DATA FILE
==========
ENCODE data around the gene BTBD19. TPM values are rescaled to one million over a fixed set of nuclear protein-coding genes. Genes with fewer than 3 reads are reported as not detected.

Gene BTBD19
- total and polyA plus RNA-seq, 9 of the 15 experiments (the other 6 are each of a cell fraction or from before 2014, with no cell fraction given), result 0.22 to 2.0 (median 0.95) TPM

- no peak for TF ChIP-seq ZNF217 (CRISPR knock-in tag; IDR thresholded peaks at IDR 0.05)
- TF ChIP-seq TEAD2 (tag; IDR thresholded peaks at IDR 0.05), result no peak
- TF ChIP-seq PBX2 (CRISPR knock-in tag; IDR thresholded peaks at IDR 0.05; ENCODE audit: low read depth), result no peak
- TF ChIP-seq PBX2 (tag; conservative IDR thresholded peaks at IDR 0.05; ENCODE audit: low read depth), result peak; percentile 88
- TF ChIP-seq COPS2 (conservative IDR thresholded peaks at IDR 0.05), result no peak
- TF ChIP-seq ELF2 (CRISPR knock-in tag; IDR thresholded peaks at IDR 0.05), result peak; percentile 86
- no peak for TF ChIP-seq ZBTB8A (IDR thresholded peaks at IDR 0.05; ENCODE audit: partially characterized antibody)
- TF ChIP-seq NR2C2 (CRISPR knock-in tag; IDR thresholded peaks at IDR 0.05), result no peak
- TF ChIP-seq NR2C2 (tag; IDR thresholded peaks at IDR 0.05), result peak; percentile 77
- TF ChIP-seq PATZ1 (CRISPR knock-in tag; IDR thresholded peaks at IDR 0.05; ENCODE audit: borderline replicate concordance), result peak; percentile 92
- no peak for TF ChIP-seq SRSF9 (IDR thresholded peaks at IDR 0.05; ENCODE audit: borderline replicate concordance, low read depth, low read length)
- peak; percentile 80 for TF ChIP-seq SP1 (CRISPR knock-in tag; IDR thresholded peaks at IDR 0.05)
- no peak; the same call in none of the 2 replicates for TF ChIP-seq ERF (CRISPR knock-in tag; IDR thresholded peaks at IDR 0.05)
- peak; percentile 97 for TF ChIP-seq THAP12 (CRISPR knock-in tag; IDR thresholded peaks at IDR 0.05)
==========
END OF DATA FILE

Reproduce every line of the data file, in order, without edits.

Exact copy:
ENCODE data around the gene BTBD19. TPM values are rescaled to one million over a fixed set of nuclear protein-coding genes. Genes with fewer than 3 reads are reported as not detected.

Gene BTBD19
- total and polyA plus RNA-seq, 9 of the 15 experiments (the other 6 are each of a cell fraction or from before 2014, with no cell fraction given), result 0.22 to 2.0 (median 0.95) TPM

- no peak for TF ChIP-seq ZNF217 (CRISPR knock-in tag; IDR thresholded peaks at IDR 0.05)
- TF ChIP-seq TEAD2 (tag; IDR thresholded peaks at IDR 0.05), result no peak
- TF ChIP-seq PBX2 (CRISPR knock-in tag; IDR thresholded peaks at IDR 0.05; ENCODE audit: low read depth), result no peak
- TF ChIP-seq PBX2 (tag; conservative IDR thresholded peaks at IDR 0.05; ENCODE audit: low read depth), result peak; percentile 88
- TF ChIP-seq COPS2 (conservative IDR thresholded peaks at IDR 0.05), result no peak
- TF ChIP-seq ELF2 (CRISPR knock-in tag; IDR thresholded peaks at IDR 0.05), result peak; percentile 86
- no peak for TF ChIP-seq ZBTB8A (IDR thresholded peaks at IDR 0.05; ENCODE audit: partially characterized antibody)
- TF ChIP-seq NR2C2 (CRISPR knock-in tag; IDR thresholded peaks at IDR 0.05), result no peak
- TF ChIP-seq NR2C2 (tag; IDR thresholded peaks at IDR 0.05), result peak; percentile 77
- TF ChIP-seq PATZ1 (CRISPR knock-in tag; IDR thresholded peaks at IDR 0.05; ENCODE audit: borderline replicate concordance), result peak; percentile 92
- no peak for TF ChIP-seq SRSF9 (IDR thresholded peaks at IDR 0.05; ENCODE audit: borderline replicate concordance, low read depth, low read length)
- peak; percentile 80 for TF ChIP-seq SP1 (CRISPR knock-in tag; IDR thresholded peaks at IDR 0.05)
- no peak; the same call in none of the 2 replicates for TF ChIP-seq ERF (CRISPR knock-in tag; IDR thresholded peaks at IDR 0.05)
- peak; percentile 97 for TF ChIP-seq THAP12 (CRISPR knock-in tag; IDR thresholded peaks at IDR 0.05)